While many first time home buyers pay much more in rent than what their potential mortgage could be, they can still be denied a loan when attempting to purchase a home. When I work with first time home buyers the biggest concern they have is whether they are financially qualified to purchase a home. I hope that the following post will help shed some light on how to successful qualify as well as help you plan accordingly.
When applying for a home loan all of your financials are put under the microscope and evaluated. There are three basic areas that lenders look at when giving you an approval on a home loan.
One, your credit score. Lenders need some sort of measurement to assume your financial responsibility to give them confidence; they do that through a credit score. A requirement that lenders have is that all three credit bureaus (Equifax, Experian, and TransUnion) provide a score. If you do not have enough credit history, it is likely that one or two of the bureaus would NOT report a score. If that is the case, it means you do not have enough lines of credit and need to open up a line of credit, like a credit card. Now assuming all three bureaus provide a score, and your average score is under 620, you can likely not qualify at all for a home loan. Above a score of 620, you will have satisfied the requirement of a credit score. Of course the higher the score, the better. Higher scores yield lower interest rates. If your score is above 740, you will be in the best position to seek and negotiate low-interest rates.
Two, how much liquid cash you have, e.g., money available in your bank account. Lenders care about this for a few reasons. They need to know where your down payment is coming from and require evidence of those funds. For example, you are buying a $400,000 home and are putting 3.5% down ($14,000). If a lender looks at your bank statement and sees that you only have $8,000 available, they will likely not approve you for a loan even if you meet the other requirements. Not only in this situation you, as the buyer, do not have the $12,000 for the down-payment but you also do not have funds to cover the closing costs which add roughly $5,000 - $8,000 (in this situation). Now assume it is the same situation but you as the buyer have $100,000 in your savings account. Clearly, you have enough for your down payment and other costs. The lender would not worry at all and you would easily fulfill this requirement.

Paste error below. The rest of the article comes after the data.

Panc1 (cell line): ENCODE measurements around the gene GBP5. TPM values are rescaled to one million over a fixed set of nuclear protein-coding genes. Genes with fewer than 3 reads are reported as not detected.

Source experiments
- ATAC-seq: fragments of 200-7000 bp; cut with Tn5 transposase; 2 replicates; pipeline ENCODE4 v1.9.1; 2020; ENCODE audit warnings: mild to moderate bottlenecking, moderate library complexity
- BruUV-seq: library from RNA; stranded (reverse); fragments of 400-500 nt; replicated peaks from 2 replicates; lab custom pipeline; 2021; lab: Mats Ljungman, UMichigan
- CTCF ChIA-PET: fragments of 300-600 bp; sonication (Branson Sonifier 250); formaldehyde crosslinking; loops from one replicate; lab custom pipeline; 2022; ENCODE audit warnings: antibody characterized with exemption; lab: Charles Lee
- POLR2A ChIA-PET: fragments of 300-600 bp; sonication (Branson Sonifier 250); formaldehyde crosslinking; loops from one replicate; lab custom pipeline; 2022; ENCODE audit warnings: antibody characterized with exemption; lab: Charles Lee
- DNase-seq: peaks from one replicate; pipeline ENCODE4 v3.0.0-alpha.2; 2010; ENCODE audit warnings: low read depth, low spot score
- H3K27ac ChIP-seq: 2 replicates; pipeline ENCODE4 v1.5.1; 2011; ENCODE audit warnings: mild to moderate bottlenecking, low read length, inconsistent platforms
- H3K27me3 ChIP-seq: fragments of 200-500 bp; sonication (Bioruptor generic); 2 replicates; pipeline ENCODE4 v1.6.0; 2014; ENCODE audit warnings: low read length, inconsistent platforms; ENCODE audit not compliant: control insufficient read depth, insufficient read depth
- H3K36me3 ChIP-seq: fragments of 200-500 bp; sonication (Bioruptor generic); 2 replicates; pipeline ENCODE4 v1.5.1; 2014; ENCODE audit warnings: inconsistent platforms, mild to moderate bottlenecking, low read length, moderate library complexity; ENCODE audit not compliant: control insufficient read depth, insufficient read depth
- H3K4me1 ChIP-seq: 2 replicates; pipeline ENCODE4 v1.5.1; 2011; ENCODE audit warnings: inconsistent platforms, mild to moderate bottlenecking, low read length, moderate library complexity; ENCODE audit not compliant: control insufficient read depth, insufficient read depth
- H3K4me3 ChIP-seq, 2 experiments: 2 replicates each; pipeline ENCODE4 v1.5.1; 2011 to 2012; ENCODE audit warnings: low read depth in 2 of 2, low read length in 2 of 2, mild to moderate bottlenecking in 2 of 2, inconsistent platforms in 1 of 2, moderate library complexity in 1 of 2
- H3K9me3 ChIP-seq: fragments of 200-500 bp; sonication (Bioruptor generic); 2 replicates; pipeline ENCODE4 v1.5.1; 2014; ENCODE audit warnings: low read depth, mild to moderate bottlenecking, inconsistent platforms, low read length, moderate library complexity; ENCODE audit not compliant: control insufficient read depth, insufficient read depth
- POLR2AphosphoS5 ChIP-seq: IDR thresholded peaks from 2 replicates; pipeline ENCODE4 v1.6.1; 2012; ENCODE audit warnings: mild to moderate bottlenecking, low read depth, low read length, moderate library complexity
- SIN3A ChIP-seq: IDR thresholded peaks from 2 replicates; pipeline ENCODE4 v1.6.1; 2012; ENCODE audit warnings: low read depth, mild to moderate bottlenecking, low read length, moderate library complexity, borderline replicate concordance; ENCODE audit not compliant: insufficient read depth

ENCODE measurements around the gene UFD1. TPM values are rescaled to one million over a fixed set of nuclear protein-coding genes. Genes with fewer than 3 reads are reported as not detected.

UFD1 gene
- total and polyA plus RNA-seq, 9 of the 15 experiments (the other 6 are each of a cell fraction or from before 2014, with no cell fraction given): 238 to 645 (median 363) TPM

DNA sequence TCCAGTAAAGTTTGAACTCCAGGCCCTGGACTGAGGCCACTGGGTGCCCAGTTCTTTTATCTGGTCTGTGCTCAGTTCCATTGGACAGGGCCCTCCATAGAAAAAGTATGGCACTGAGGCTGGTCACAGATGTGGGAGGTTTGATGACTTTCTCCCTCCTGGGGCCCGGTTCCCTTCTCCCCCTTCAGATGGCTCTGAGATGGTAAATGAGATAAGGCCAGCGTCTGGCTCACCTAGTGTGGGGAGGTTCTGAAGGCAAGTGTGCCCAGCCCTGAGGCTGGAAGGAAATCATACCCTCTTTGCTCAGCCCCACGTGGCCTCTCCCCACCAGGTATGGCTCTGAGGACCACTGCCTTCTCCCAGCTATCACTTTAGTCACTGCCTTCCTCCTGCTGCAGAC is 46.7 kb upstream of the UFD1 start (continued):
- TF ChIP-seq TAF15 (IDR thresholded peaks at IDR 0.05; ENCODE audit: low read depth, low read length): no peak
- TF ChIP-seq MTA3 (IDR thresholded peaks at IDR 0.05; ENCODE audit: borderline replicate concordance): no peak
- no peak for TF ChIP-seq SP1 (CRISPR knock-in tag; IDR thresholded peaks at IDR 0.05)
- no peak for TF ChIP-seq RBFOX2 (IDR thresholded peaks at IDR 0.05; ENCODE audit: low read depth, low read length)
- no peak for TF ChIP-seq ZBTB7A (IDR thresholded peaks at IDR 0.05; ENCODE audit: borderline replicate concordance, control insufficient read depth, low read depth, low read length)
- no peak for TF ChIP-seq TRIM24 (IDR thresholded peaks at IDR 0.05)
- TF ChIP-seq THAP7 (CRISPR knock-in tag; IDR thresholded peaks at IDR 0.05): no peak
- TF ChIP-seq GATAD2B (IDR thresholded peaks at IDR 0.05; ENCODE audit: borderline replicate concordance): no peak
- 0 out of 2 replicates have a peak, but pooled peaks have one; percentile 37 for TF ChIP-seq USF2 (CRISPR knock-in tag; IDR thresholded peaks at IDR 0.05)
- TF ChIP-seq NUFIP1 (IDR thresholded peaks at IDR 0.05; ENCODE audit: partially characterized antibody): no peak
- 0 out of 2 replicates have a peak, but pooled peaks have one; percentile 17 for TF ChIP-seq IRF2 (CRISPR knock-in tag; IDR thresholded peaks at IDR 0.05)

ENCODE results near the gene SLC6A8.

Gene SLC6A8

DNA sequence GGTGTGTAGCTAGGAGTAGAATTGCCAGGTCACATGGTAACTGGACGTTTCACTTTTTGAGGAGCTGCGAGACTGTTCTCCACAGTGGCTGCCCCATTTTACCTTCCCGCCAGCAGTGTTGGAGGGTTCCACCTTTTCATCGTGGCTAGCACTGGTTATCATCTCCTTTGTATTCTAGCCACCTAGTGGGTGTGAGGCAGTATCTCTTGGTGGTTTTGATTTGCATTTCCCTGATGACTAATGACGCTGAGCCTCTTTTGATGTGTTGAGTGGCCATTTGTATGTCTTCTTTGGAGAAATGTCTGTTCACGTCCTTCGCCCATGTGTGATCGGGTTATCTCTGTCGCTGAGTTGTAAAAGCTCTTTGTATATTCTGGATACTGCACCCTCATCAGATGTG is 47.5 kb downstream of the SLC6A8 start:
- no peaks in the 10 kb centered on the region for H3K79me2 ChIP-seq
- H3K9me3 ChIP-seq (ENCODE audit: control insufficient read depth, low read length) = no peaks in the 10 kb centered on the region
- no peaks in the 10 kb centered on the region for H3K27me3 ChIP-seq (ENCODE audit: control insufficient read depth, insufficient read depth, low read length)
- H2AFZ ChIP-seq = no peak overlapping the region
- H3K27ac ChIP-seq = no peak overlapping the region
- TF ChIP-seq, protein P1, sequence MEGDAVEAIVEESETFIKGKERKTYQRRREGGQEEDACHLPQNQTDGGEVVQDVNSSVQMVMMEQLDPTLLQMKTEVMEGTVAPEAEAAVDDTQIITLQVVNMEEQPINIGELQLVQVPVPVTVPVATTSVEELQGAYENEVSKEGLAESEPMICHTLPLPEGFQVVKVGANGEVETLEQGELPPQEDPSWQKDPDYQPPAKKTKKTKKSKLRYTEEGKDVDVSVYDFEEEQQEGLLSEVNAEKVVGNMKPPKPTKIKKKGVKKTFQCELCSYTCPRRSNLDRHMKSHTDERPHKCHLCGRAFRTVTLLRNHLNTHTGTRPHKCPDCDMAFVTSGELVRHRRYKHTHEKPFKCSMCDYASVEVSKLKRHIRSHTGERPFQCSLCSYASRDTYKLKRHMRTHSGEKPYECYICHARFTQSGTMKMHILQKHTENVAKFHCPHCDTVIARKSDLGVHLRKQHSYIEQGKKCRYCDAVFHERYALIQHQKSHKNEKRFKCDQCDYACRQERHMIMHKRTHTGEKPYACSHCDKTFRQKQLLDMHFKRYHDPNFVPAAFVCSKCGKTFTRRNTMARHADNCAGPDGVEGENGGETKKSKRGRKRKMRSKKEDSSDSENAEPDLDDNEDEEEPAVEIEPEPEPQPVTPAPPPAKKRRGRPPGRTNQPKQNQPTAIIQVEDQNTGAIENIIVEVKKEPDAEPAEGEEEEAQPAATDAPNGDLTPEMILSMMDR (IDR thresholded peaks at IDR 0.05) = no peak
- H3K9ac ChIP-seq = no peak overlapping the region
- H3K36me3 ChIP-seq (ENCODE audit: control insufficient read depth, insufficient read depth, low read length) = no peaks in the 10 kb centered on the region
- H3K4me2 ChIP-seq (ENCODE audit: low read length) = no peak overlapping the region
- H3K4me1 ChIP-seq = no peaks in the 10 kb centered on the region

Three, and arguably the most important, your job and job history. If you do not have a job, you will not qualify for a loan, period. Assuming you are working, you will need to have a history with the company/industry for at least two years, typically. For example, if you worked as a software engineer at Microsoft starting January 2015 and transferred to software position at Amazon in January 2016. Lenders will count the work you did at Microsoft towards the two years of work history because the work is in a relevant field. On the other hand, assuming in January 2015 you took a job as a sales associate at Nordstrom and then took the software job at Amazon in January 2016, a lender will scrutinize your job history. They would state that the time at Nordstrom cannot be used to qualify you because you have completely changed industries. The reason lenders scrutinize job history is because they want to be confident that you can hold a job and consistently pay your mortgage. In their eyes, the longer your work history in an industry (and company), the less risk you pose when borrowing (showing you can hold a job), which in turn gives them more confidence that they will be paid.
If you are thinking about buying a home in the next year or two, these three points are something to seriously start thinking about. If you already have met these qualifications, you are in great shape and we should grab coffee and discuss your goals! If you have not, I would be happy to grab a coffee and talk through a plan to achieve them.
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